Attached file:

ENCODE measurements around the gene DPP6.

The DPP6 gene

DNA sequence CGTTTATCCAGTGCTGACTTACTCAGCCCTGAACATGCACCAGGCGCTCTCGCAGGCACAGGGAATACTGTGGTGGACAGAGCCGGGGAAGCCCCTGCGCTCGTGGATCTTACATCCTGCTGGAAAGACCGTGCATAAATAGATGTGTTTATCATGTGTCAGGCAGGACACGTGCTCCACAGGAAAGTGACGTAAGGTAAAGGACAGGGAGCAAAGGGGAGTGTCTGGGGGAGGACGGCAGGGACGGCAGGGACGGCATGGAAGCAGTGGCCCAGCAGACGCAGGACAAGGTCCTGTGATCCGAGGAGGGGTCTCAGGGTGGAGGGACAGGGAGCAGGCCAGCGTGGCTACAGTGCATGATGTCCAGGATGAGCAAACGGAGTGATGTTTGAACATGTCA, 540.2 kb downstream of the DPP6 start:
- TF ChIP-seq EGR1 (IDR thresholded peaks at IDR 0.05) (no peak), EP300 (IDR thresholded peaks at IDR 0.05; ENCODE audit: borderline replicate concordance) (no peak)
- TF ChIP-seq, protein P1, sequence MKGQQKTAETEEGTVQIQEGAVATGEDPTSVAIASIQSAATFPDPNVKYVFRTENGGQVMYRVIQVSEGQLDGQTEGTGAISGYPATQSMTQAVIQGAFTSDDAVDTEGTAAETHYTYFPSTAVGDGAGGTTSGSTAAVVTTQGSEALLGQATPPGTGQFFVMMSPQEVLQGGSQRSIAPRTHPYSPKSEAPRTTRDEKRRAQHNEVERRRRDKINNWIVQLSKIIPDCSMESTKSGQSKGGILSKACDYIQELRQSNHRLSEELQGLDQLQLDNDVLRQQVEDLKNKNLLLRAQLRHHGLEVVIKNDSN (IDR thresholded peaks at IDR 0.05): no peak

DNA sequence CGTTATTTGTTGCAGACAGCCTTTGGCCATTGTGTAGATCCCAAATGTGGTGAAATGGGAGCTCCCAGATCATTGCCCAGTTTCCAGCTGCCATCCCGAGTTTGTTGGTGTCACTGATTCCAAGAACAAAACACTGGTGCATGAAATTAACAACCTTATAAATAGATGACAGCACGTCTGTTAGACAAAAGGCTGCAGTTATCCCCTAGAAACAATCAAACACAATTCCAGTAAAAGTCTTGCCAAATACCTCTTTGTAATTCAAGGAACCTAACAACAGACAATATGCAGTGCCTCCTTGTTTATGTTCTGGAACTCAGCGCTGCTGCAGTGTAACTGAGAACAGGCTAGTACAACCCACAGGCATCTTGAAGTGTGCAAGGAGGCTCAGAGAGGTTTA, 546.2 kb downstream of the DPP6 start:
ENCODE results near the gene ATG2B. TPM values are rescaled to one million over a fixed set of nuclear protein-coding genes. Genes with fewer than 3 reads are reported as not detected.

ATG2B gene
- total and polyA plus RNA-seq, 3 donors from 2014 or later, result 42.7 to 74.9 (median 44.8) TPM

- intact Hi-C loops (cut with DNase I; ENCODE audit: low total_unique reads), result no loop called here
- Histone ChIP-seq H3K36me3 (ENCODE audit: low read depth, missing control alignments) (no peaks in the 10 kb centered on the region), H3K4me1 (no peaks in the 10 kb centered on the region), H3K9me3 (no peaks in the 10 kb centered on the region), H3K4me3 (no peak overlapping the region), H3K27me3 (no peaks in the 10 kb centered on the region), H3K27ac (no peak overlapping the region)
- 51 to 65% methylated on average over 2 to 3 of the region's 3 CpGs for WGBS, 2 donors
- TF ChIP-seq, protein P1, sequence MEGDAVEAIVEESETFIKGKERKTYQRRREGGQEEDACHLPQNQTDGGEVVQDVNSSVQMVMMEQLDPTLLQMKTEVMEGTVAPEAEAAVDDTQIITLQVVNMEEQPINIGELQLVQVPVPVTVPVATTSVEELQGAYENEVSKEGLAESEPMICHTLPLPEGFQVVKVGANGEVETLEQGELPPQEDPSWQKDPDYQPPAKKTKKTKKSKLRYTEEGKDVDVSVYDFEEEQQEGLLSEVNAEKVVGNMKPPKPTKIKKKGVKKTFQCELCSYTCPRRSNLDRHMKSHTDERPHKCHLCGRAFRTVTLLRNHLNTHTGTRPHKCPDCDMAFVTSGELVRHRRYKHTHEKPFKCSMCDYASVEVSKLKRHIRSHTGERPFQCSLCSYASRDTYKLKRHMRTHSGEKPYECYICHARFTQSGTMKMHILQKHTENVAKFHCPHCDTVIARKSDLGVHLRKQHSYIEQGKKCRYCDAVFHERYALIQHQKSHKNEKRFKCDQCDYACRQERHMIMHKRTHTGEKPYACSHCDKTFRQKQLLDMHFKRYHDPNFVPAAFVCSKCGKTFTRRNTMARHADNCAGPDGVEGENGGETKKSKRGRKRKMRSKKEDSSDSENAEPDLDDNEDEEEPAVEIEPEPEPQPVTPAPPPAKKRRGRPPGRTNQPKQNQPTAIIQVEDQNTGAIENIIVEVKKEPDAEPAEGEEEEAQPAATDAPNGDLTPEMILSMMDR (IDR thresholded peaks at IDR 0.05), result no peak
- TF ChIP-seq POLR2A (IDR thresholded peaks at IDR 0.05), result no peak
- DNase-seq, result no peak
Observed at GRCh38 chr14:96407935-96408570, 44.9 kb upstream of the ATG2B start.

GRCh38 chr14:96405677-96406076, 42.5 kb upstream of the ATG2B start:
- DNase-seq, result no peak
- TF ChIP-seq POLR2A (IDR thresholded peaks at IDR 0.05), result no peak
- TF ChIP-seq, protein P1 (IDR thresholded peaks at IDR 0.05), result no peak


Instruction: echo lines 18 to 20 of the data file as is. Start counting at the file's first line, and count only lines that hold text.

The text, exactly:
- DNase-seq, result no peak
- TF ChIP-seq POLR2A (IDR thresholded peaks at IDR 0.05), result no peak
- TF ChIP-seq, protein P1 (IDR thresholded peaks at IDR 0.05), result no peak